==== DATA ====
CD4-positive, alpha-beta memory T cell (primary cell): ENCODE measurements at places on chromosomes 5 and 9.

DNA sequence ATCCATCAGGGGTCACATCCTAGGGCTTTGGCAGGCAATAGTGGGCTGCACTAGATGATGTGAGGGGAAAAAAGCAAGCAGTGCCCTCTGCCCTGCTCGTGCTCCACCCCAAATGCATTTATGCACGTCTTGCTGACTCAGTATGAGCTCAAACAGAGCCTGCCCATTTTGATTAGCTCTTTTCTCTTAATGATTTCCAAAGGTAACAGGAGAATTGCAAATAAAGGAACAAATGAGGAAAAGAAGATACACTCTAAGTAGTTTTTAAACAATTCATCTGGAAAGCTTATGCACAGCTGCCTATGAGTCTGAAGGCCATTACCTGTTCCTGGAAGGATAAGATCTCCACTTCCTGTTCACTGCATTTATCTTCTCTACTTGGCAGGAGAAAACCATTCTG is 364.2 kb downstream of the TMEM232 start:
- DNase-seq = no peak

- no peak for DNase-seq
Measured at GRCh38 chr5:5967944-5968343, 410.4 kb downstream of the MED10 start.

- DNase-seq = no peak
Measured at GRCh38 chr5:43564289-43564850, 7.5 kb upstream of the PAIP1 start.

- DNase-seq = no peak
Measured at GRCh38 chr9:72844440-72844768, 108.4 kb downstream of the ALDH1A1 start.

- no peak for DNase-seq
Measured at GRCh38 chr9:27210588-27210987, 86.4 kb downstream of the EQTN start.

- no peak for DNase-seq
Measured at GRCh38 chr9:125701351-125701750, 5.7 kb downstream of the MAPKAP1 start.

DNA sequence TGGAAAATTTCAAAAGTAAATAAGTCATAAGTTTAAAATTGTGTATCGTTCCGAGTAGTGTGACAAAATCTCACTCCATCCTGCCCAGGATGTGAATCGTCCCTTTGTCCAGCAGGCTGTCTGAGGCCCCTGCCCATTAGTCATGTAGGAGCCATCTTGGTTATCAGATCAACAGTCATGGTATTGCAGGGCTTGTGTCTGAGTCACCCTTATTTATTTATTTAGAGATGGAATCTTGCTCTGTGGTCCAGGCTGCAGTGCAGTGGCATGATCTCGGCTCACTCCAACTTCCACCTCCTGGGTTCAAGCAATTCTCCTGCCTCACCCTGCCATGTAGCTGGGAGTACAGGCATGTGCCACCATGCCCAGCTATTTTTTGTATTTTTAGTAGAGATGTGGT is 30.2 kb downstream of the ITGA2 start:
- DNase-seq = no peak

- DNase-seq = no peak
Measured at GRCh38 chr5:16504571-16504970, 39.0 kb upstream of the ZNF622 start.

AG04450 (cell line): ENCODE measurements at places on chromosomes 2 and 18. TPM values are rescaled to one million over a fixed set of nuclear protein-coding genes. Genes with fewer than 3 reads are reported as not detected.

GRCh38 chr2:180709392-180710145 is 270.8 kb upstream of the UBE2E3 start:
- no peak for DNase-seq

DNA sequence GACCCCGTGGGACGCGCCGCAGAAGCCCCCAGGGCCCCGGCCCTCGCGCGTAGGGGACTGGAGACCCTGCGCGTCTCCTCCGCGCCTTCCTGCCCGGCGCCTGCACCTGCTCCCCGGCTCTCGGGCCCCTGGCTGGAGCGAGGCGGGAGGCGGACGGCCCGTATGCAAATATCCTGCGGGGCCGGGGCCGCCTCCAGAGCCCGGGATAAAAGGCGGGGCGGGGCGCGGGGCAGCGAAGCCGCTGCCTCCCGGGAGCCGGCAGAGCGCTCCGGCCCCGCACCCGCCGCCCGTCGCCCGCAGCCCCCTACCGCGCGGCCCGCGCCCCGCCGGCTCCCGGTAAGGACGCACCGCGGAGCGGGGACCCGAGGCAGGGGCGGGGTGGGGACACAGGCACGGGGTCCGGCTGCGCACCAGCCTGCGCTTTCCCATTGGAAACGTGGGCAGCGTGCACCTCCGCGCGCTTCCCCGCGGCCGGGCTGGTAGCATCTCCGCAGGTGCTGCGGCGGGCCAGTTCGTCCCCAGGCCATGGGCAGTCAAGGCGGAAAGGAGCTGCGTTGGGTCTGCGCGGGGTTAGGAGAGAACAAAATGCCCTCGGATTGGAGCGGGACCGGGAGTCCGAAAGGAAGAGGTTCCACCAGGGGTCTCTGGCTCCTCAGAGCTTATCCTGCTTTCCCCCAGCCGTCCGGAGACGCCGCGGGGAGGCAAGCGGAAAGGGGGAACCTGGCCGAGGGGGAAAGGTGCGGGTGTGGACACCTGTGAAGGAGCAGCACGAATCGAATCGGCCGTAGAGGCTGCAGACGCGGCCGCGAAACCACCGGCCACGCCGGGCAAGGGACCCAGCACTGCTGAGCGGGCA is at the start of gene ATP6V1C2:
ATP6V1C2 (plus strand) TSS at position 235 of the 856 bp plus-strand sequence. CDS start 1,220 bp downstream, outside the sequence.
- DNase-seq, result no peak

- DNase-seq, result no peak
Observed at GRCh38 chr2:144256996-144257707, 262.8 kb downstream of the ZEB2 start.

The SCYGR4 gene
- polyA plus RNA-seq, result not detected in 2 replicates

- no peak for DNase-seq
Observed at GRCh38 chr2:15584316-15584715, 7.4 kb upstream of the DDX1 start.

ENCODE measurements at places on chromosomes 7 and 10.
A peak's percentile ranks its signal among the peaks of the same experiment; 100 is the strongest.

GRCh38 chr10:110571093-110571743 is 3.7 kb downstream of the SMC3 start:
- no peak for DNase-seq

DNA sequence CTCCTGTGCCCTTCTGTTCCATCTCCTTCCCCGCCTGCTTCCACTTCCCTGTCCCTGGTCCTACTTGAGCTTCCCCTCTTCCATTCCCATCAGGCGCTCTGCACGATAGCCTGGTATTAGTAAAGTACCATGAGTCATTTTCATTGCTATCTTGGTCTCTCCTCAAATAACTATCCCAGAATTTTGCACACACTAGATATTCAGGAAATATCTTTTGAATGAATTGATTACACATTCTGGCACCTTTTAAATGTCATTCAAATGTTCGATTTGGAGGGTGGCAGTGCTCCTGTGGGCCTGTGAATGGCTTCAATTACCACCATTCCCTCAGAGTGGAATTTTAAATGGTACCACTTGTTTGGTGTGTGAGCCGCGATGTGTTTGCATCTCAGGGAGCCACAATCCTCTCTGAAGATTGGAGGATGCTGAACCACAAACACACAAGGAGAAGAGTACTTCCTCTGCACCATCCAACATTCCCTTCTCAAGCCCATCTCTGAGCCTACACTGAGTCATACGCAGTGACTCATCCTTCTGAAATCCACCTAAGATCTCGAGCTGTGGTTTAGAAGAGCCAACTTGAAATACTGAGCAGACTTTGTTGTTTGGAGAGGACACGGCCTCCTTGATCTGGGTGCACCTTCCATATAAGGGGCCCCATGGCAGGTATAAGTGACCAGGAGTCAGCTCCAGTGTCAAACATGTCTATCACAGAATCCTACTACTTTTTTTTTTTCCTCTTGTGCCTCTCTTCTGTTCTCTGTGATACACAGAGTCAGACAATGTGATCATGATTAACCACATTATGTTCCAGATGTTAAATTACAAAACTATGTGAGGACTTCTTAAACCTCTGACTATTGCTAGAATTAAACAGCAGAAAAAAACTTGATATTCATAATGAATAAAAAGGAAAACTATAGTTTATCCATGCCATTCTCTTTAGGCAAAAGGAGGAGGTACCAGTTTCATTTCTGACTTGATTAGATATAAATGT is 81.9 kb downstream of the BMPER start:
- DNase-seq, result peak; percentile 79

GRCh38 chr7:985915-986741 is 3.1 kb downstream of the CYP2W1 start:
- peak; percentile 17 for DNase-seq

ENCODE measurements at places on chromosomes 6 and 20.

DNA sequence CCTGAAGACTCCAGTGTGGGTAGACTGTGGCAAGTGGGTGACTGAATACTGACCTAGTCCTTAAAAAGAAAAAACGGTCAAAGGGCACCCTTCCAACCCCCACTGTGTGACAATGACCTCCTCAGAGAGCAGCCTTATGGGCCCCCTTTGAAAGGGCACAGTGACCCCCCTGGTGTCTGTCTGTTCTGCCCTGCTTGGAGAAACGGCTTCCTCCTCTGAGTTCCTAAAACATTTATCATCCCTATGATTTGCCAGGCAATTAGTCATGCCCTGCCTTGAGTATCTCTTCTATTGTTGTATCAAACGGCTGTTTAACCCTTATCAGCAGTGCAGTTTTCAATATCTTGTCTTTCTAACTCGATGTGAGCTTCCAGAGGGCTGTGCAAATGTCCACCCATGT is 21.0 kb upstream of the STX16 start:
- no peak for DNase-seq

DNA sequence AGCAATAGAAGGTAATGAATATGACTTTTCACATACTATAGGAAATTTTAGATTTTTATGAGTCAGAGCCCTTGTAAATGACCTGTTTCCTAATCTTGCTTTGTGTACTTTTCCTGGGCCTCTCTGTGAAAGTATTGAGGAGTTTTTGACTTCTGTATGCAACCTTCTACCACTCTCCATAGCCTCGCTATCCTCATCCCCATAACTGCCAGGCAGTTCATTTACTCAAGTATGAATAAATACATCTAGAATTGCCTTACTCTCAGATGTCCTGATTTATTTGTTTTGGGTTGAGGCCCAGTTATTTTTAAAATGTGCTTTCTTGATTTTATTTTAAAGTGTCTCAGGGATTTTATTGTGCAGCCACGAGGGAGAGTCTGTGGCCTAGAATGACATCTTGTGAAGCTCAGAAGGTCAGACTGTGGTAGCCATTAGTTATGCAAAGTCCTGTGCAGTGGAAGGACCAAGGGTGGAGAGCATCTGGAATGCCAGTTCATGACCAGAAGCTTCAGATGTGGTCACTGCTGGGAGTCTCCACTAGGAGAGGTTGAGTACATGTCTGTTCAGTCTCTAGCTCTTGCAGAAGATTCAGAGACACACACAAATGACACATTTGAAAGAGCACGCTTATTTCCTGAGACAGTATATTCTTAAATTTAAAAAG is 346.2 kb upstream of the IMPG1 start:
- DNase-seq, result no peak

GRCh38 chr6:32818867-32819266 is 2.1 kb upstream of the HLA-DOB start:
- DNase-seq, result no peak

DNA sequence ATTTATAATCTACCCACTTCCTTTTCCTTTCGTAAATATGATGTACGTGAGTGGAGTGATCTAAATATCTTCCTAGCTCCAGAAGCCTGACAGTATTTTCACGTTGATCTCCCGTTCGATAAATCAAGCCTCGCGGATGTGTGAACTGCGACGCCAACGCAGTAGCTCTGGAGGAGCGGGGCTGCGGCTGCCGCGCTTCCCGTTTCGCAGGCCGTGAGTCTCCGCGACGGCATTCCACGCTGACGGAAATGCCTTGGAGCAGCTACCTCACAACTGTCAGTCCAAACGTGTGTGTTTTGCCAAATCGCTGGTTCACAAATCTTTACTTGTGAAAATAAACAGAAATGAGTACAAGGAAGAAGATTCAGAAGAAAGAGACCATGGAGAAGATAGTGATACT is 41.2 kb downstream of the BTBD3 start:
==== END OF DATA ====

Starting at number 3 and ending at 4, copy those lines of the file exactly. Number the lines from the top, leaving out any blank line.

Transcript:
- DNase-seq = no peak

- no peak for DNase-seq